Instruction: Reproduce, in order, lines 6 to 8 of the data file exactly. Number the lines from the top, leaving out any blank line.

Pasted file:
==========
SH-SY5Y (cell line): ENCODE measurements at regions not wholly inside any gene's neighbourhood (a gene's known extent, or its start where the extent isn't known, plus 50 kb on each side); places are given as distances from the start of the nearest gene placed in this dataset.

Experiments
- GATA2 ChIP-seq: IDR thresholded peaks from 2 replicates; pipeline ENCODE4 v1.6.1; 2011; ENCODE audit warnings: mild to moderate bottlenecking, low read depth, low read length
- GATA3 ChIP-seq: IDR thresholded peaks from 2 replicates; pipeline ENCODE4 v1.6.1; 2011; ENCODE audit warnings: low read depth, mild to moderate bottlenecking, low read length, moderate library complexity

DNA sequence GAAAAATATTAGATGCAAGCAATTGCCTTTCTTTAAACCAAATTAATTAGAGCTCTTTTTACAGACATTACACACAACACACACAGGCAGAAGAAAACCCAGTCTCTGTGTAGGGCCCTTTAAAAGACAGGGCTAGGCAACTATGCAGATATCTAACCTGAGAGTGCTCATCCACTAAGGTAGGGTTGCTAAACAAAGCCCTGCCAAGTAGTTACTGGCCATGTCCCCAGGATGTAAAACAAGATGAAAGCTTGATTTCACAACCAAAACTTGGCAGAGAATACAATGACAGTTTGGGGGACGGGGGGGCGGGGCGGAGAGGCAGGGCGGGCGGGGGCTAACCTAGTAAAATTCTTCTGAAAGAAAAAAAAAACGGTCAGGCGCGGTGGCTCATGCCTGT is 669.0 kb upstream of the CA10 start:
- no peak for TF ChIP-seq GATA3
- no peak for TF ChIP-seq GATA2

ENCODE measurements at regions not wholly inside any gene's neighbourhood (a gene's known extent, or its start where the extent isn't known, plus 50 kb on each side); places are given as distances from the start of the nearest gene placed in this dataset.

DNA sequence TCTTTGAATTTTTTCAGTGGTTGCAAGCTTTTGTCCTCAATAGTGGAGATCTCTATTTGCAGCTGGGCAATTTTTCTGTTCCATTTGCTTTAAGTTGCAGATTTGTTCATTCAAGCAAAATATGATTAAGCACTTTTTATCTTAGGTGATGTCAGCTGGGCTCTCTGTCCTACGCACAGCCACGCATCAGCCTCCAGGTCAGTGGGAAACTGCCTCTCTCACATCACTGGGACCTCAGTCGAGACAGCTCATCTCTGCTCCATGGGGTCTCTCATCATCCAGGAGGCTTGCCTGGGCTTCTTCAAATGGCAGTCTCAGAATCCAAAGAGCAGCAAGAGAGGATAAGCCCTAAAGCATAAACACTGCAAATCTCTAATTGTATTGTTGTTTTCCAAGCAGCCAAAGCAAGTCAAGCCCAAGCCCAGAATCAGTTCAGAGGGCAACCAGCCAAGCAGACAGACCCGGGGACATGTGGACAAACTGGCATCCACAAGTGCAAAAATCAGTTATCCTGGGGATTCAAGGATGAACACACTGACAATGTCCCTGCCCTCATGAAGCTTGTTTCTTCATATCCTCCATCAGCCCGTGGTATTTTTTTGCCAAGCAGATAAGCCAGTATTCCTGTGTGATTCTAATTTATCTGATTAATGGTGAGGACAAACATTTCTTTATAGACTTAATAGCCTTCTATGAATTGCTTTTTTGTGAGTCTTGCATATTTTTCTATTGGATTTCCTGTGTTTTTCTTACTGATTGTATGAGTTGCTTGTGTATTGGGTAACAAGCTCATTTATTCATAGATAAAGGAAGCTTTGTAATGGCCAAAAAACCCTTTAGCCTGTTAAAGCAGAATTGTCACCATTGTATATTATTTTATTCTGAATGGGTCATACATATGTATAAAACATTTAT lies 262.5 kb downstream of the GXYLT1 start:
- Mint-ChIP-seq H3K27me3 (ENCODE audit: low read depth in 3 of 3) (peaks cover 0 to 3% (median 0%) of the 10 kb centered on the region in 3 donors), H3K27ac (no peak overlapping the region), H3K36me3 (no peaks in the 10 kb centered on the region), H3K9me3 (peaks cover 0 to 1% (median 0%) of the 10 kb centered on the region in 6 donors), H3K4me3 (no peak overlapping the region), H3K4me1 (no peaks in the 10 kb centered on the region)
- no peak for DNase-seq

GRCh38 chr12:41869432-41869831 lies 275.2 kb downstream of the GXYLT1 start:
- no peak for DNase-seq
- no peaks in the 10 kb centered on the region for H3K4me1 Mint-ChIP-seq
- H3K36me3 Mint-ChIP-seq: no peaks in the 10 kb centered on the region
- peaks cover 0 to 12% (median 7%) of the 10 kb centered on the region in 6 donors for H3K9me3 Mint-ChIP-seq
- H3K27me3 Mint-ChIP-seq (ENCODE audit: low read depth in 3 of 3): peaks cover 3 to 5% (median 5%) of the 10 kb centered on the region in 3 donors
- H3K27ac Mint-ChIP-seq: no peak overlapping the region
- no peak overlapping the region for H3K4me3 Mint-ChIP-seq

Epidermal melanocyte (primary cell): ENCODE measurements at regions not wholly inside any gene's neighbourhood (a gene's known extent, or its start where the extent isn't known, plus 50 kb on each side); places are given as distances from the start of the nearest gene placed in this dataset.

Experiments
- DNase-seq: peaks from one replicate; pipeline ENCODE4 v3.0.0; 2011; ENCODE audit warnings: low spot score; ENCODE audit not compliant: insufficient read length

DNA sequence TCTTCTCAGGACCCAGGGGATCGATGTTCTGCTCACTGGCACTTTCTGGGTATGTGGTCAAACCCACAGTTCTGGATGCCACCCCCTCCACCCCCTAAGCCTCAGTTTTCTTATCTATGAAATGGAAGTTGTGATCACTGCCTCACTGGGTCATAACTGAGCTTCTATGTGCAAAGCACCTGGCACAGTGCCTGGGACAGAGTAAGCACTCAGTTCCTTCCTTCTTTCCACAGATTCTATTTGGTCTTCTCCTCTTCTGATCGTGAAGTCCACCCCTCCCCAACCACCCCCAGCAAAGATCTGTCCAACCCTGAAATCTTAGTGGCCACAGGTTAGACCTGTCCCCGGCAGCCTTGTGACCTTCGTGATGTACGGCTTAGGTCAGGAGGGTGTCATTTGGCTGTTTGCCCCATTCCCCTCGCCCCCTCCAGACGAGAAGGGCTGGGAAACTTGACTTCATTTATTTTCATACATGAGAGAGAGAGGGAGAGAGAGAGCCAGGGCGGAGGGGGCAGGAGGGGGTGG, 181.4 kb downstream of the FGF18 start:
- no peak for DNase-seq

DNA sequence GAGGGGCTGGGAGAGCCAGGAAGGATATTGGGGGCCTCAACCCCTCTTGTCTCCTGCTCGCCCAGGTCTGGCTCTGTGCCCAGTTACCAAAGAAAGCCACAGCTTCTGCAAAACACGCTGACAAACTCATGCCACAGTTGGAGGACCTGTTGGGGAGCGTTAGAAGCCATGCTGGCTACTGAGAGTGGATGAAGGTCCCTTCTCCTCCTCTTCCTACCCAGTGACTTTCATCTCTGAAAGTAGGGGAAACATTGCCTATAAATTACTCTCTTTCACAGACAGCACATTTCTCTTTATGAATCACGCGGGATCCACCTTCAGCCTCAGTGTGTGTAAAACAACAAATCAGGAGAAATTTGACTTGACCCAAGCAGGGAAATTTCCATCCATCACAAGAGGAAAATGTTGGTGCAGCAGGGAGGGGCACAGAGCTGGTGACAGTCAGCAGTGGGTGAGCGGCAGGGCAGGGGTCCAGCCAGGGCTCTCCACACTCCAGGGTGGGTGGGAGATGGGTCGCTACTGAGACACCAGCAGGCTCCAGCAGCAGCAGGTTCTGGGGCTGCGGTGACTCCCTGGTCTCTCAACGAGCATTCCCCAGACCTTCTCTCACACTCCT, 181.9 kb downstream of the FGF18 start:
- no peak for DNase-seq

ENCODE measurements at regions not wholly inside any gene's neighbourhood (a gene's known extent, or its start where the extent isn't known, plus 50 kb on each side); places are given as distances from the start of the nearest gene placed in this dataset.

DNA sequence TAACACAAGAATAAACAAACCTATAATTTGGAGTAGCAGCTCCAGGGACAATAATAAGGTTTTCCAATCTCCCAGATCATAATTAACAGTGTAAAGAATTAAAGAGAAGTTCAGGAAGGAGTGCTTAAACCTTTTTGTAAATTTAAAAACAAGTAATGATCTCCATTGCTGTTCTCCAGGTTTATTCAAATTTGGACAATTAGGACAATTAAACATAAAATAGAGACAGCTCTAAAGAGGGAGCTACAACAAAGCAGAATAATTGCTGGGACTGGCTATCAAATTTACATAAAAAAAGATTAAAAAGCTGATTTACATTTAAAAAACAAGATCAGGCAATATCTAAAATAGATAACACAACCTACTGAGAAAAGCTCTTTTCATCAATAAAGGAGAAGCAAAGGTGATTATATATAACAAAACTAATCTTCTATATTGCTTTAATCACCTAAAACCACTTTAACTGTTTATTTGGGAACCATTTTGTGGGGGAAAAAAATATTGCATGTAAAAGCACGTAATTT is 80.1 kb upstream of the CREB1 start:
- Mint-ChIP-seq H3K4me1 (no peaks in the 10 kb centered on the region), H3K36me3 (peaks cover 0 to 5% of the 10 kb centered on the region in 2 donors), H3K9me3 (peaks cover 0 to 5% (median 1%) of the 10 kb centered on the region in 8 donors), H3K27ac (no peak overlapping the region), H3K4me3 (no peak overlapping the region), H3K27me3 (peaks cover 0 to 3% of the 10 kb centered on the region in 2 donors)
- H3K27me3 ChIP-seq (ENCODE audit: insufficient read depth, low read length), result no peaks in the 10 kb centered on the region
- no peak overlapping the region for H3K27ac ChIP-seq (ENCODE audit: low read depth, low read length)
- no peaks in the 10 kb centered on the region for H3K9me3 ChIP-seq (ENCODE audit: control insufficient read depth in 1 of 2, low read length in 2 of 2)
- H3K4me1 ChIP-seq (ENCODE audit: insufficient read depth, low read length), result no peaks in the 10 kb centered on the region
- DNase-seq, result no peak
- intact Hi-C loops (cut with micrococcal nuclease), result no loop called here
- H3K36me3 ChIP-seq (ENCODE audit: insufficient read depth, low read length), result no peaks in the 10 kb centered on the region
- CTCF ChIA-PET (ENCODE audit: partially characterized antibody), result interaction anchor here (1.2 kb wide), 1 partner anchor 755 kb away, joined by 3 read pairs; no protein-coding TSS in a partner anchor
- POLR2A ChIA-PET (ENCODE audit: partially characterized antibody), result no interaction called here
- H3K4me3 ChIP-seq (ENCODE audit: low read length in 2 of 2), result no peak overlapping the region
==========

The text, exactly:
- no peak for TF ChIP-seq GATA3
- no peak for TF ChIP-seq GATA2

ENCODE measurements at regions not wholly inside any gene's neighbourhood (a gene's known extent, or its start where the extent isn't known, plus 50 kb on each side); places are given as distances from the start of the nearest gene placed in this dataset.